America, for that matter) and its northern neighbours.
Fuentes has described the border which runs between the U.S.
and Mexico as a "scar", one which divides two memories: one
of victory and one of loss, best expressed by Mexican
dictator Porfirio Diaz's famous remark: "Poor Mexico! So
far from God and so near to the United States!" This border
is not just geographical, but also psychological and
emotional, and Fuentes has advocated trying to bridge these
differences without denying them. In his 1984 Massey Hall
Lecture series, Fuentes poetically described:

"We [Mexicans] are worried about redeeming the past; they
[the United States] are accustomed to acclaiming the
future. Their past is assimilated, and, too often, it is
simply forgotten; ours is still battling for our souls. We
represent the abundance of poverty; they, the poverty of
abundance. They want to live better; we want to die
better. They are accustomed to success; we, to failure."

Fuentes summarizes these comparisons by stating that every
Mexican has a personal frontier with the United States, and
before this century is over, every North American will have
a personal frontier with Mexico; particularly prophetic
remarks in light of recent Free Trade Developments and
immigration/border controversies.

Carlos Fuentes' plea to read his works is well-founded, and
a wise choice if one's aim is to better understand a rich
and often perplexing culture.

In another segment of what is soon becoming my "American
Ambassador - Moron Watch", it was hilarious to listen to
U.S. Ambassador to Mexico, James Jones' succinct analysis of
Mexico's political and economic climate at his April 16th
address to the Trilateral Industrial Environmental
Conference in Mexico City. Ambassador Jones observed that
the recent rebel uprisings in the state of Chiapas in no way
reflected political or economic instability nationwide and
that: "I think that everybody has recognized that Chiapas is
a social and economic development problem that is unique to
that region." Possibly Ambassador Jones has been out of
town for the almost-daily protests and the daily news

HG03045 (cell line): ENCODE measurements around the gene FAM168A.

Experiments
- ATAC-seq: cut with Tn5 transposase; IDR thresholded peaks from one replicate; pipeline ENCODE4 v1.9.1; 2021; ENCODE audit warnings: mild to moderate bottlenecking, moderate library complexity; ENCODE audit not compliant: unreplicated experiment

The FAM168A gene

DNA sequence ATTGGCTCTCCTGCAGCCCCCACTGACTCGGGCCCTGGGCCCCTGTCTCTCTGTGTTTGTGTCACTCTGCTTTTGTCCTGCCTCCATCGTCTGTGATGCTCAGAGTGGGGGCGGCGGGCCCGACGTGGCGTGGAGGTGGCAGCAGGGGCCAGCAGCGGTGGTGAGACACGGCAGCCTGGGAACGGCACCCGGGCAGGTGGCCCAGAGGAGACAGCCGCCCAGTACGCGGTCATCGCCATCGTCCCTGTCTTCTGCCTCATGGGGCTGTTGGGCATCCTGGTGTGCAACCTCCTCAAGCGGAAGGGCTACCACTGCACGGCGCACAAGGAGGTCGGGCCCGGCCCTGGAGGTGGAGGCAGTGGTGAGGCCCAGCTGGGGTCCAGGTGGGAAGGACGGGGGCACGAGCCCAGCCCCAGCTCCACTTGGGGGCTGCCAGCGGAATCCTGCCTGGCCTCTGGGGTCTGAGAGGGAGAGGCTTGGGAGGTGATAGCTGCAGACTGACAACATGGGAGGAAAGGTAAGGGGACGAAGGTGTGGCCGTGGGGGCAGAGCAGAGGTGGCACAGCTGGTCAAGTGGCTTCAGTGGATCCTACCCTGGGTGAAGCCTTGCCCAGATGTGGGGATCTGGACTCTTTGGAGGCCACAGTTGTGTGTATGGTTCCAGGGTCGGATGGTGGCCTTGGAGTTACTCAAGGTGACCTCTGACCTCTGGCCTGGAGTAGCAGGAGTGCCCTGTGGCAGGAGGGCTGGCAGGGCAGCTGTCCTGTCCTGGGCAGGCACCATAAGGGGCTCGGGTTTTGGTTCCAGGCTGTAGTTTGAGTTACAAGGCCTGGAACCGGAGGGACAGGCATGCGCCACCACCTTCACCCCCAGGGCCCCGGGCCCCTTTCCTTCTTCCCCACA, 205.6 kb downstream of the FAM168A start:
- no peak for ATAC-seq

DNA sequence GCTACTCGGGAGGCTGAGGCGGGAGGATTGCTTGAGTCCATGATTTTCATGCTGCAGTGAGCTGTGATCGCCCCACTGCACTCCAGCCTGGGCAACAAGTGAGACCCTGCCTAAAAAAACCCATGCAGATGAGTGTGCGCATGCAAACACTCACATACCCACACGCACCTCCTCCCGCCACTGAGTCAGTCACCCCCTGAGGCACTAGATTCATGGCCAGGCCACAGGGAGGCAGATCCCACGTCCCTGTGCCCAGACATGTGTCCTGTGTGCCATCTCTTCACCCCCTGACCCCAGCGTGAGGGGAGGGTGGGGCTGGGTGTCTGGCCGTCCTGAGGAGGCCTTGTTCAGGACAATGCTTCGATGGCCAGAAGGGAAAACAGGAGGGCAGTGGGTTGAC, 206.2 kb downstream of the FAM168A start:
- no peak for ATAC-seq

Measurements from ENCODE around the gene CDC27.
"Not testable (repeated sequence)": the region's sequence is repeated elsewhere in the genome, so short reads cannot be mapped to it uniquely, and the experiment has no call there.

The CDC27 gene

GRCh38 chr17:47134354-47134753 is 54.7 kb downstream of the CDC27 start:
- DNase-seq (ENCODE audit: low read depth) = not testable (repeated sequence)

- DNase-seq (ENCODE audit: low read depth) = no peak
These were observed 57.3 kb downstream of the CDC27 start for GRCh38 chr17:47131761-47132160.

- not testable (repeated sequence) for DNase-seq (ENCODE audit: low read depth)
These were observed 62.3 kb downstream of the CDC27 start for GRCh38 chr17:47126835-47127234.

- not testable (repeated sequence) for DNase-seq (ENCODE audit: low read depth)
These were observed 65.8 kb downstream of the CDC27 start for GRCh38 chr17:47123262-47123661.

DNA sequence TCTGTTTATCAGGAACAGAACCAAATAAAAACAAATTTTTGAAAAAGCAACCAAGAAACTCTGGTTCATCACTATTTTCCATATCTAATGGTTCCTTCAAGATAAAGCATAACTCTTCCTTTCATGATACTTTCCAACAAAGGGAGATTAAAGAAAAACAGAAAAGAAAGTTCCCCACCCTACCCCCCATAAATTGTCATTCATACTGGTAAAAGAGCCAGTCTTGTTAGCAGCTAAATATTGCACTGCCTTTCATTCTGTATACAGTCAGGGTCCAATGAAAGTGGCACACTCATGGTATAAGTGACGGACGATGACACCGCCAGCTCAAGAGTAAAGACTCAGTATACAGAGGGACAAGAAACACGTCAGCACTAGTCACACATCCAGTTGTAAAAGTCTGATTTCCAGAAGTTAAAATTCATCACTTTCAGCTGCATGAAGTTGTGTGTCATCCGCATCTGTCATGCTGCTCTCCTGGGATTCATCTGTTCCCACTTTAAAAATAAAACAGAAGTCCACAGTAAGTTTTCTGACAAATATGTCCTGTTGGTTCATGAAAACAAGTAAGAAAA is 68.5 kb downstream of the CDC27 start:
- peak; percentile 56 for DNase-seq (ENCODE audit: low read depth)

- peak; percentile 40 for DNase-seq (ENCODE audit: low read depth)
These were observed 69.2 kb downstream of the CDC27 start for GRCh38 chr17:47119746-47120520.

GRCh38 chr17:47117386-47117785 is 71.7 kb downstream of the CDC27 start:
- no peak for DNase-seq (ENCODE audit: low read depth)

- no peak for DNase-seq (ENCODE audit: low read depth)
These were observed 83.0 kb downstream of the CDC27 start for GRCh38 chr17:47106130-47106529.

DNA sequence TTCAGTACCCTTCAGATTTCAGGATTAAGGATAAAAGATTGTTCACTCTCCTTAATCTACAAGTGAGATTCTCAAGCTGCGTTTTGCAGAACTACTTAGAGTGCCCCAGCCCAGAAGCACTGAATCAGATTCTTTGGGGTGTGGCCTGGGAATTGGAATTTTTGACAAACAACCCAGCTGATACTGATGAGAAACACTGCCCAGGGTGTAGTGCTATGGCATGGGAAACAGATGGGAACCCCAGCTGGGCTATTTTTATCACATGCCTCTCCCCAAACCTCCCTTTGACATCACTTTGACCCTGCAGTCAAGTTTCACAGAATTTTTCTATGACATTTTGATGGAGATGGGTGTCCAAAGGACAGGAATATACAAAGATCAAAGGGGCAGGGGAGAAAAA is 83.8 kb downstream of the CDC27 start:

stories of worker unrest and growing economic dichotomy
throughout the country!

- Andreas Seppelt, Mexico City, Mexico

-- The Wine Enthusiast --
- British Columbian Wines -

British Columbia, for those not familiar with the place, is
Canada's western most province and home to Canada's second
winegrowing region. The Niagara peninsula at Niagara Falls,
Ontario, is the oldest and currently most successful
winegrowing region in Canada. But the Niagara peninsula is a
very tiny viticultural area, however, limited geographically
to a small production, so in the 1950's adventurous grape
growers in the comparatively large Okanagan Valley in south-
central B.C planted the first large-scale commercial
vineyards to satisfy the potential Canadian market demand
for indigenous wine.

At that time a different philosophy about viticulture held
sway. Experts in the field of viticulture, many trained at
California's U.C. Davis school, gave recommendations that
the cold winters and shorter growing seasons of moderate
climate regions like the Okanagan Valley, or eastern
Washington, or western Oregon, would not be suitable for
growing the european species of winegrapes vitis vinifera,
but only for native North American species vitis labrusca or
hybrid varieties. This advice turned out to be dead wrong,
reflecting a hot-climate, big-yield mentality that was
native to California at the time. So on this bad advice
growers in the Pacific Northwest, including B.C., planted
poor-quality grape varieties that would produce wines that
would have a distinct disadvantage in the marketplace.

The provincial government in B.C. further exacerbated the
problem by enacting extremely liberal product labelling
requirements that allowed such things as the inclusion of up